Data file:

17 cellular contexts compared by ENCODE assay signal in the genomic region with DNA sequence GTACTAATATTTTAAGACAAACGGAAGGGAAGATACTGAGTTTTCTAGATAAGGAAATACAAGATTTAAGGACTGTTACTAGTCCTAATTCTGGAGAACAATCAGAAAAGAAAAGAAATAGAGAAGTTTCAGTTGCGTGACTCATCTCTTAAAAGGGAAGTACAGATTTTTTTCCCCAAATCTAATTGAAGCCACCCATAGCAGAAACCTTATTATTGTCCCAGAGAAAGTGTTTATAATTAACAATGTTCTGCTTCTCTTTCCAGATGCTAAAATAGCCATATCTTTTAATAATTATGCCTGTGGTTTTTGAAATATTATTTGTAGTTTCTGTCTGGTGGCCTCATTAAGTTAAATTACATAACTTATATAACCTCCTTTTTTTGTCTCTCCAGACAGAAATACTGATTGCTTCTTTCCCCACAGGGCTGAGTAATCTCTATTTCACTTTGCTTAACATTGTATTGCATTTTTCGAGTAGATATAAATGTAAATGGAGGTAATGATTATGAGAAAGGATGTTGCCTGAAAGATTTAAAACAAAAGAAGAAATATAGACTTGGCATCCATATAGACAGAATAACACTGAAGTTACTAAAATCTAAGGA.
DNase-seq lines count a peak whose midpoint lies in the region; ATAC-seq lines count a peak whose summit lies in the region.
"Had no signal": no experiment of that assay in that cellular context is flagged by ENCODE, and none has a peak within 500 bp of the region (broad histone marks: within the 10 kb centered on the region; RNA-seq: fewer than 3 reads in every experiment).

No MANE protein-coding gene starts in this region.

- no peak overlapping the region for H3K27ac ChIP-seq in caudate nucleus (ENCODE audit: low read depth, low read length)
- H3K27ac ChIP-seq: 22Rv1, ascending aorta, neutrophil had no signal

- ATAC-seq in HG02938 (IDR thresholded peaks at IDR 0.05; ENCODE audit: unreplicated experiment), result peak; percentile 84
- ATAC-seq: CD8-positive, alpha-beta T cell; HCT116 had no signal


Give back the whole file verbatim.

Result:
17 cellular contexts compared by ENCODE assay signal in the genomic region with DNA sequence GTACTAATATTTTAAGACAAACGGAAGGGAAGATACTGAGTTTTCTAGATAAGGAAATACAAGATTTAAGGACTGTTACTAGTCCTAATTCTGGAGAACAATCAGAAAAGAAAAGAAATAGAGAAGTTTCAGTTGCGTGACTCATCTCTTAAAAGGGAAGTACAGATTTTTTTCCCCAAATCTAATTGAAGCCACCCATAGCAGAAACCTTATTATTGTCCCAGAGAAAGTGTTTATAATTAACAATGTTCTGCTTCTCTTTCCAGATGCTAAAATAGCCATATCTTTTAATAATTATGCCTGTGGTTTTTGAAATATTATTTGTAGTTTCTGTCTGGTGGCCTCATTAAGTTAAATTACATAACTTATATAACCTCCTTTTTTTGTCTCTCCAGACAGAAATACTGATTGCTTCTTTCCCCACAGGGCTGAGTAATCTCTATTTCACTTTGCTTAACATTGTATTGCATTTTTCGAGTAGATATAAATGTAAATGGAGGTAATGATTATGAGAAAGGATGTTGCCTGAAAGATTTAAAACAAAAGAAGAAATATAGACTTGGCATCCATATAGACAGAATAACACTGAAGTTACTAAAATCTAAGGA.
DNase-seq lines count a peak whose midpoint lies in the region; ATAC-seq lines count a peak whose summit lies in the region.
"Had no signal": no experiment of that assay in that cellular context is flagged by ENCODE, and none has a peak within 500 bp of the region (broad histone marks: within the 10 kb centered on the region; RNA-seq: fewer than 3 reads in every experiment).

No MANE protein-coding gene starts in this region.

- no peak overlapping the region for H3K27ac ChIP-seq in caudate nucleus (ENCODE audit: low read depth, low read length)
- H3K27ac ChIP-seq: 22Rv1, ascending aorta, neutrophil had no signal

- ATAC-seq in HG02938 (IDR thresholded peaks at IDR 0.05; ENCODE audit: unreplicated experiment), result peak; percentile 84
- ATAC-seq: CD8-positive, alpha-beta T cell; HCT116 had no signal